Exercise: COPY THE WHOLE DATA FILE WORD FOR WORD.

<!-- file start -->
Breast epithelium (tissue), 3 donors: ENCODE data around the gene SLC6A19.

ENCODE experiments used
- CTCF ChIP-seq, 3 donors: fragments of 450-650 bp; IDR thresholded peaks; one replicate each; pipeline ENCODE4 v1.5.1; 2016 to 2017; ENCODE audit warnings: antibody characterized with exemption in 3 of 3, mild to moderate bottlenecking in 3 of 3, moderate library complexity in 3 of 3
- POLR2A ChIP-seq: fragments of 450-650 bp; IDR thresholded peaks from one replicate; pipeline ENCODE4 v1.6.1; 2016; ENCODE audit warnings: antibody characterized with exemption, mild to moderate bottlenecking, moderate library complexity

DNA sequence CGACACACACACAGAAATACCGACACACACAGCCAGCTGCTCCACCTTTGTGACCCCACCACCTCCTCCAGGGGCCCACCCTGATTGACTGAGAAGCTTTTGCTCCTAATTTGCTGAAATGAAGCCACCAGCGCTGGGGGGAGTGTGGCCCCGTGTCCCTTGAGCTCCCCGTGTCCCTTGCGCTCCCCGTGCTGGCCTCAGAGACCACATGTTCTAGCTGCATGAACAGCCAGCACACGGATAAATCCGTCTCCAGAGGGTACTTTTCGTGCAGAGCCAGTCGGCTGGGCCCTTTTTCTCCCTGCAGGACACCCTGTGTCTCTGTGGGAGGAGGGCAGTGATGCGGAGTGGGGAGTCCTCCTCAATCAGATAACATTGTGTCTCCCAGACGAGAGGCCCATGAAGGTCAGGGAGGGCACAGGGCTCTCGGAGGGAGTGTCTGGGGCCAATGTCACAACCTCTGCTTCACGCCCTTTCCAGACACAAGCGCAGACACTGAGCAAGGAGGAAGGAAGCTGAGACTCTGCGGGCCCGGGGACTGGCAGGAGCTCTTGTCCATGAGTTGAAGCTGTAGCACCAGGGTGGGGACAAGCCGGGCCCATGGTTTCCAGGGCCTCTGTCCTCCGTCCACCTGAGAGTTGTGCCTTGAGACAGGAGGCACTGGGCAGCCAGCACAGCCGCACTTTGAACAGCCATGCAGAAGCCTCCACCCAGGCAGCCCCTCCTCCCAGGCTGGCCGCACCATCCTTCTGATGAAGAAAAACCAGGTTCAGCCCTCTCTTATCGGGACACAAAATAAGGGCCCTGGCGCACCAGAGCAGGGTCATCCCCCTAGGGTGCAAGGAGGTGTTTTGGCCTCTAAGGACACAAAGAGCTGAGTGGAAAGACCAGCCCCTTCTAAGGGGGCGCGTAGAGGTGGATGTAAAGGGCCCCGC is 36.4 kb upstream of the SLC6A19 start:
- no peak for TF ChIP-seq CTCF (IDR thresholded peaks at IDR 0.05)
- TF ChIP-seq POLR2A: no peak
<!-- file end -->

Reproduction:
Breast epithelium (tissue), 3 donors: ENCODE data around the gene SLC6A19.

ENCODE experiments used
- CTCF ChIP-seq, 3 donors: fragments of 450-650 bp; IDR thresholded peaks; one replicate each; pipeline ENCODE4 v1.5.1; 2016 to 2017; ENCODE audit warnings: antibody characterized with exemption in 3 of 3, mild to moderate bottlenecking in 3 of 3, moderate library complexity in 3 of 3
- POLR2A ChIP-seq: fragments of 450-650 bp; IDR thresholded peaks from one replicate; pipeline ENCODE4 v1.6.1; 2016; ENCODE audit warnings: antibody characterized with exemption, mild to moderate bottlenecking, moderate library complexity

DNA sequence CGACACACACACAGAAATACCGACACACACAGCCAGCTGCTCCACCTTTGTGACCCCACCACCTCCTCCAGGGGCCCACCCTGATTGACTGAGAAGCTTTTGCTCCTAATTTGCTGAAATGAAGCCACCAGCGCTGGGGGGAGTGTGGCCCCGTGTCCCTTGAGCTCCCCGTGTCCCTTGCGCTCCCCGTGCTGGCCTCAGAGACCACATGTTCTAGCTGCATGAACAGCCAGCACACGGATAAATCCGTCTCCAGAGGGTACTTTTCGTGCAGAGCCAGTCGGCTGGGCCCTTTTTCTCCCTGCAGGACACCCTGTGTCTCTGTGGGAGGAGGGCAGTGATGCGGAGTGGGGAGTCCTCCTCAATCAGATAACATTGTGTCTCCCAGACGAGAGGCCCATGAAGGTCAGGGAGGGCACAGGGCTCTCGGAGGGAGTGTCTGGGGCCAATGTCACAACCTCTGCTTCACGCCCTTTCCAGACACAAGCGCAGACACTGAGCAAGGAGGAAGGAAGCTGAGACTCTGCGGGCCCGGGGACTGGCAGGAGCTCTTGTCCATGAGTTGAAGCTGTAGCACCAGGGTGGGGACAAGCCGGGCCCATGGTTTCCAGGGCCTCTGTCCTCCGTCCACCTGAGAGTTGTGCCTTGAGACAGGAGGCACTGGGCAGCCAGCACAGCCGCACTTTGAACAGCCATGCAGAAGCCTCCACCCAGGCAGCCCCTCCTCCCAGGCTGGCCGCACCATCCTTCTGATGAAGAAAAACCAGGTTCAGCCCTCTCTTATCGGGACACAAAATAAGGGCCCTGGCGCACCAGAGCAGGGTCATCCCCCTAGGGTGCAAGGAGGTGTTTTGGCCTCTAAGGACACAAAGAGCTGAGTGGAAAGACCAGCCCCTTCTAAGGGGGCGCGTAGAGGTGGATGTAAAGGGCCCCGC is 36.4 kb upstream of the SLC6A19 start:
- no peak for TF ChIP-seq CTCF (IDR thresholded peaks at IDR 0.05)
- TF ChIP-seq POLR2A: no peak